What to Know About Small Business Liability Insurance

Does your small business need liability insurance? Probably. Here’s why, how much it costs, and how to choose an insurance policy.

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What to Know About Small Business Liability Insurance

Here's what you need to know:

  • Choosing the right policy for your business depends on a number of factors, including industry, location, the likelihood of certain risks, and more
  • It's important to review your insurance options with a trusted broker and your business CPA and legal team
  • There are many different types of liability coverage for small business owners
  • Review your insurance needs annually and adjust your coverage accordingly
  • There are proactive steps you can take to help ensure your company runs smoothly

With tight cash flow and an uncertain market, small businesses can be financially ruined by a disastrous, unexpected lawsuit or accident. And it’s more common than you think. In fact, 43% of business owners are threatened with or have been involved in a lawsuit, and litigation can easily cost up to $150,000.

While businesses can do their best to avoid accidents, conflicts, and claims, life happens. And insurance is meant to cover you — but what policy do business owners actually need?

We can’t say what will work for your specific business, but we can lay out what to consider when choosing a policy, key insurance types in simple terms, and how to select a sound insurance policy.

What insurance does a small business need?

For that reason, many business owners look to insurance coverage in case they ever need to fund expensive defense costs. But choosing the right policy for your business depends on a number of factors, including:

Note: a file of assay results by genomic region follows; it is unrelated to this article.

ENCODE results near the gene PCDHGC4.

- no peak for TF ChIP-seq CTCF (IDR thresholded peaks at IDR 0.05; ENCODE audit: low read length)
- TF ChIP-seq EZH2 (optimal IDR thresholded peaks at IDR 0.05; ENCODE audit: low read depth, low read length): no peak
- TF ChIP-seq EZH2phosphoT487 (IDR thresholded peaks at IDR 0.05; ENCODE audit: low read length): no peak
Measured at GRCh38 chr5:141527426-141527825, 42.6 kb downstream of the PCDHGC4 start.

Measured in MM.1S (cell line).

• Industry
  • Location
  • Business size
  • Assets
  • Types of risk exposure
  • Likelihood of certain risks
  • Prior claims

For example, an independent retail boutique may only have broad liability insurance, such as a Business Owner’s Policy. But a large IT firm that handles sensitive data will likely need cyber insurance, worker’s compensation, and professional liability insurance, among other options.

It’s important to review your insurance options with a trusted broker and your business CPA and legal team.

But there are also many state regulations. For example, most states currently require businesses to purchase Worker’s Compensation Insurance.

It’s important to review your insurance options with a trusted broker and your business CPA and legal team.

15 different types of small business insurance

There are a number of different types of liability coverage for small business owners. Some of the more popular forms include:

1. General Liability Insurance

This is the most common form of small business insurance. General liability insurance coverage provides support in case a customer or another party not related to the business experiences bodily industry or property damage from interacting with your business or product.